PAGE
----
nep-sea New Economics Papers
on South East Asia
Issue of 2007‒01‒23
fourteen papers chosen by
Kavita Iyengar
Asian Development Bank

  1. Network Externalities and Durable Goods Consumption: A Test Using Televisions in Rural China By Zhao Rong; Peter Thompson
  2. Determinants of the Profitability of Japanese Manufacturing Affiliates in China and Other Regions: Does Localization of Procurement, Sales, and Management Matter? By ITO Keiko; FUKAO Kyoji
  3. Senzen chugoku ni okeru bukka, chingin: suikei to bunseki [in Japanese]. By Fumio Makino
  4. Attitudes of the Youth towards Entrepreneurs and Entrepreneurship: A Cross-cultural Comparison of India and China By Goel Abhishek; Vohra Neharika; Zhang Liyan; Arora Bhupinder
  5. A Tale of Three Countries: Italian, Spanish and Swiss Manufacturing Operations in China By Valeria Gattai
  6. The Economic Impact of the South-North Water Transfer Project in China: A Computable General Equilibrium Analysis By Maria Berrittella; Katrin Rehdanz; Richard S.J. Tol
  7. Outsourcing Tariff Evasion: A New Explanation for Entrepot Trade By Raymond Fisman; Peter Moustakerski; Shang-Jin Wei
  8. The Emergence of a New ‘Socialist’ Market Labour Regime in China By Jutta Hebel; Günter Schucher
  9. Emerging Asia’s growth and integration - how autonomous are business cycles? By Rasmus Rüffer; Marcelo Sánchez; Jian-Guang Shen
  10. The Industrial Organization of the Japanese Bar: Levels and Determinants of Attorney Income By Nakazato, Minoru; Ramseyer, J. Mark; Rasmusen, Eric
  11. Political Parties in Post-Suharto Indonesia: Between politik aliran and ’Philippinisation’ By Andreas Ufen
  12. Globalization and Country-Specific Service Links By Stephen S. Golub; Ronald W. Jones; Henryk Kierzkowski
  13. Accelerated Internationalisation by Emerging Multinationals: the Case of hite Goods Sector By Federico BONAGLIA; Andrea GOLDSTEIN; John MATHEWS
  14. POLÍTICA MONETARIA Y CAMBIARIA Y ESTABILIDAD DEL TIPO DE CAMBIO EN ALGUNOS PAÍSES EMERGENTES: Hungría, Chile, China, Perú y Brasil By Gloria Alonso; Pilar Esguerra; Luz Adriana Flórez; Franz Hamann; Munir Jalil; Luisa Silva

  1. By: Zhao Rong (Department of Economics, Florida International University); Peter Thompson (Department of Economics, Florida International University)
    Abstract: We document the existence of a network externality in the purchase of color television sets in rural China in which increases in ownership reduce the propensity of non-owners to purchase. We construct a model of the timing of a durable good in the presence of an externality, and test its key implications using Chinese household survey data.
    Keywords: Durables, network externalities, rural china.
    JEL: D12 R21
    Date: 2007–01
  2. By: ITO Keiko; FUKAO Kyoji
    Abstract: Does localization of procurements, sales, and management contribute to the profitability of overseas affiliates? This study examines this question by analyzing the performance of Japanese multinationals' manufacturing affiliates in China using a comprehensive affiliate-level dataset for the period from 1989 to 2002 collected by the Ministry of Economy, Trade and Industry (METI). We find that even though foreign multinationals often seem to enter China for the local market potential, affiliates with a higher local sales ratio tend to be less profitable - a pattern that is conspicuously different from that observed for Japanese affiliates in other regions such as the USA or the ASEAN-4, where local sales orientation has a positive impact on profitability. On the other hand, we find that Japanese affiliates' profitability was positively associated with their local procurement ratio. Using the coefficients of the profit function estimated from data on all Japanese manufacturing affiliates around the world, we can calculate the effect of localization (local sales and local procurements) on profitability by country, controlling for the level of GDP and per-capita GDP. In the case of China, the localization effects are positive following the country's accession to the WTO, suggesting that both local procurement and sales expansion contribute to higher profitability in China.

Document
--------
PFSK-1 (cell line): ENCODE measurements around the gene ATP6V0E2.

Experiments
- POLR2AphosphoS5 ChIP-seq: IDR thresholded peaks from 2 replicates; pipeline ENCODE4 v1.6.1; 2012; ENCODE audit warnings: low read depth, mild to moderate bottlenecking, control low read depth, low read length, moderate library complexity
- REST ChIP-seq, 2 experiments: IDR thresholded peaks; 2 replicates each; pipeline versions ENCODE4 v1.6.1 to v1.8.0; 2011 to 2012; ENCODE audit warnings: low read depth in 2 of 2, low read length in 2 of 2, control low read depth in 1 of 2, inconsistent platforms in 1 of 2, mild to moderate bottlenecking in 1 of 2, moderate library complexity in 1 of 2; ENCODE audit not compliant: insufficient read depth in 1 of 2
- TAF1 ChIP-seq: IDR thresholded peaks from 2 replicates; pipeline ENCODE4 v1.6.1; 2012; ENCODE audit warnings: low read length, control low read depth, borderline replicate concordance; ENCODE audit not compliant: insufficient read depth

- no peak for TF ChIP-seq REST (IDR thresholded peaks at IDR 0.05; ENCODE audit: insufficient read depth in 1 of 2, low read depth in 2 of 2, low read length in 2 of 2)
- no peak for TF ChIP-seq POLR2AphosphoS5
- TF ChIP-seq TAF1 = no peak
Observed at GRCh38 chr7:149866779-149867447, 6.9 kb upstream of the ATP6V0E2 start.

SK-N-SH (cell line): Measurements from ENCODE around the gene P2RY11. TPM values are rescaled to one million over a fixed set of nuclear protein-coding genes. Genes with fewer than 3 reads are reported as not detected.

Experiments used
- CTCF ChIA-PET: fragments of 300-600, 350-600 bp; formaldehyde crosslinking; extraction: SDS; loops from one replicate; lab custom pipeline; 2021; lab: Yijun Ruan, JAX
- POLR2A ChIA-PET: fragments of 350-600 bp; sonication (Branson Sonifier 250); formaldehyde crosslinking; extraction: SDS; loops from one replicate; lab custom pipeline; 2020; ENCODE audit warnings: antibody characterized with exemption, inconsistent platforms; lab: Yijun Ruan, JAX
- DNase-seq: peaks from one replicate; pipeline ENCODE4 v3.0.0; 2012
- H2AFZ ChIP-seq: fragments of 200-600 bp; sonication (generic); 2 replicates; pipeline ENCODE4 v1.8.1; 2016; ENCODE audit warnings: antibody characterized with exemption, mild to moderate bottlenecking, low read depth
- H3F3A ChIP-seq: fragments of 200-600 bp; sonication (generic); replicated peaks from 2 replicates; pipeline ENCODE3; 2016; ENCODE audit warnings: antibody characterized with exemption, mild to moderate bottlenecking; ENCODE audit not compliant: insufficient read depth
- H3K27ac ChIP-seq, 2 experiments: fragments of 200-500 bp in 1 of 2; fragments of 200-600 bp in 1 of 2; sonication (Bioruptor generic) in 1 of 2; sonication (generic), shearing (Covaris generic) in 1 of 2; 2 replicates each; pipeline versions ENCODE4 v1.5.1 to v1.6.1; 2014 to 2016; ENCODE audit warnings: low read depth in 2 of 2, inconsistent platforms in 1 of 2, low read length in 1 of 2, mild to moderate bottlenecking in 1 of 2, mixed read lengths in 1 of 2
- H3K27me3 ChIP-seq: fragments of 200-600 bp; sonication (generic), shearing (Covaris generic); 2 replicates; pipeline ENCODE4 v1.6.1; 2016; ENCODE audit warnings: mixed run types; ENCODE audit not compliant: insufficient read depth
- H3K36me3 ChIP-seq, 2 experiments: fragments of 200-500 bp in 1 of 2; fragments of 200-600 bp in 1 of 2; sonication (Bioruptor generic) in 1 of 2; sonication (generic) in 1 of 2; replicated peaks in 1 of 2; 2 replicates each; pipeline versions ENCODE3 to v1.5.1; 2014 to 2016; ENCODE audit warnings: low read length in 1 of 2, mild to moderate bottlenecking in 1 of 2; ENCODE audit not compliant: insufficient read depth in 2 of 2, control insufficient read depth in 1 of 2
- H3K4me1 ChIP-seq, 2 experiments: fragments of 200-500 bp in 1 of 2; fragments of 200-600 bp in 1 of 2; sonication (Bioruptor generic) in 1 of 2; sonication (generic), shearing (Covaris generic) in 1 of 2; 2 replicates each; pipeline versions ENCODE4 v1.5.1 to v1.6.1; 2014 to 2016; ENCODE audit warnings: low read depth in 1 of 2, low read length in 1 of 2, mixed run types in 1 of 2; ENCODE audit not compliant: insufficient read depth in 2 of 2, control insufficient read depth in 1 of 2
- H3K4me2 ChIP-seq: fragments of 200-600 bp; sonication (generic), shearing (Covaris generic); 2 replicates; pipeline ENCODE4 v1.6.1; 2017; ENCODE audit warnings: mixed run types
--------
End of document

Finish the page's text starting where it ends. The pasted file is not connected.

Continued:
3. By: Fumio Makino
    Date: 2006–12
  4. By: Goel Abhishek; Vohra Neharika; Zhang Liyan; Arora Bhupinder
    Abstract: This study argues that social support is an important enabler in entrepreneurial activity in a country or a region. One untested assumption in policy making on entrepreneurship development has been that all regions are equally desirous of entrepreneurial activity and one policy could address issues in all regions. It was argued that societal attitudes towards entrepreneurs and entrepreneurship are important determinants for future entrepreneurial activity. These attitudes would be impacted by the family background of an individual and entrepreneurial development in the region an individual comes from. It was hypothesized that more positive attitude would be seen in (i) people form entrepreneurial backgrounds, and (ii) entrepreneurially more developed regions. These hypotheses were tested on more than 5,000 respondents in India and China. The results for family background’s influence on attitudes found strong support in both India and China. Regional development showed stronger influence on attitude in India than in China. The findings and implications for studying attitudes and policy making are discussed.
    Keywords: Attitudes, Entrepreneurs, Entrepreneurship, Cross-cultural, India, China
    Date: 2007–01–15
  5. By: Valeria Gattai (Bocconi University and ISESAO)
    Abstract: In this paper we investigate the choice of FDI versus joint-venture, made by Italian, Spanish and Swiss multinationals in China, as shaped by the risk of Dissipation of Intangible Assets. Probit estimates, based on an entirely new firm-level dataset, constructed by the author, show that FDI is more likely to emerge when know-how easily spills over - namely for firms endowed with more Intangible Assets or belonging to high tech sectors - in line with the theoretical expectations.
    Keywords: Intangible Assets, Internalisation, FDI, Joint-venture, China
    JEL: F23 C25 O53
    Date: 2006–12
  6. By: Maria Berrittella (University of Palermo); Katrin Rehdanz (Hamburg University); Richard S.J. Tol (Economic and Social Research Institute)